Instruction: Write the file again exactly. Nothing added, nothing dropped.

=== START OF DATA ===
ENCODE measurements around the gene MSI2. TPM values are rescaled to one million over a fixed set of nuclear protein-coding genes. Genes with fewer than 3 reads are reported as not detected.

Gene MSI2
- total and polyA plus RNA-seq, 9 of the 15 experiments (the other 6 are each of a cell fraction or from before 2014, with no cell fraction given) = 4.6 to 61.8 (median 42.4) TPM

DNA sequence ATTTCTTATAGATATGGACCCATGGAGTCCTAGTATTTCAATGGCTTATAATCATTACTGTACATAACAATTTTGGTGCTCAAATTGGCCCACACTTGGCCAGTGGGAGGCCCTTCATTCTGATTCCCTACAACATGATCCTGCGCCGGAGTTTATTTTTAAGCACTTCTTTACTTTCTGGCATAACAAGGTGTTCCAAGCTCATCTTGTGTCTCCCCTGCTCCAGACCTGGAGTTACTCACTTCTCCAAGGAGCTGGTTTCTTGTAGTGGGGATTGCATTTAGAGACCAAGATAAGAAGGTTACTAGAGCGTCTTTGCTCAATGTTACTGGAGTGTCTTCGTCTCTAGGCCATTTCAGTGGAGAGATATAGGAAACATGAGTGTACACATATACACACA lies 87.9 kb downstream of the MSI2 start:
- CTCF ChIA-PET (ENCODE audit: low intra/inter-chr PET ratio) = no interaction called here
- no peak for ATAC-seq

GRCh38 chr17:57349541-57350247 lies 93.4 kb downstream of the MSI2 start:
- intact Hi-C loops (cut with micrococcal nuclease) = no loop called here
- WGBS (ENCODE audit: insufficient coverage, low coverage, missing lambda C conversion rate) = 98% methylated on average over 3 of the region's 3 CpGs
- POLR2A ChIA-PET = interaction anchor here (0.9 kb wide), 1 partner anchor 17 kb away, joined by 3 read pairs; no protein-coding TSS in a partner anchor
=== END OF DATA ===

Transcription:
ENCODE measurements around the gene MSI2. TPM values are rescaled to one million over a fixed set of nuclear protein-coding genes. Genes with fewer than 3 reads are reported as not detected.

Gene MSI2
- total and polyA plus RNA-seq, 9 of the 15 experiments (the other 6 are each of a cell fraction or from before 2014, with no cell fraction given) = 4.6 to 61.8 (median 42.4) TPM

DNA sequence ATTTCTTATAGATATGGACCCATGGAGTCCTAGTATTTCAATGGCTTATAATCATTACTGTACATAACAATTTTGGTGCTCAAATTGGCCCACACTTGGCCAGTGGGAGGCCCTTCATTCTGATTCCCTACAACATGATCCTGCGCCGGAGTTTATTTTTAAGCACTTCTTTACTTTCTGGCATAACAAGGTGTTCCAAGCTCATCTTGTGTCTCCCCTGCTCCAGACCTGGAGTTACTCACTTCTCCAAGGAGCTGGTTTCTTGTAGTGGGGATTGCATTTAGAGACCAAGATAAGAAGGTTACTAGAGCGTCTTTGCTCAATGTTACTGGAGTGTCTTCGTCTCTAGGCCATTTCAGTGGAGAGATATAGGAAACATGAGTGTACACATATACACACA lies 87.9 kb downstream of the MSI2 start:
- CTCF ChIA-PET (ENCODE audit: low intra/inter-chr PET ratio) = no interaction called here
- no peak for ATAC-seq

GRCh38 chr17:57349541-57350247 lies 93.4 kb downstream of the MSI2 start:
- intact Hi-C loops (cut with micrococcal nuclease) = no loop called here
- WGBS (ENCODE audit: insufficient coverage, low coverage, missing lambda C conversion rate) = 98% methylated on average over 3 of the region's 3 CpGs
- POLR2A ChIA-PET = interaction anchor here (0.9 kb wide), 1 partner anchor 17 kb away, joined by 3 read pairs; no protein-coding TSS in a partner anchor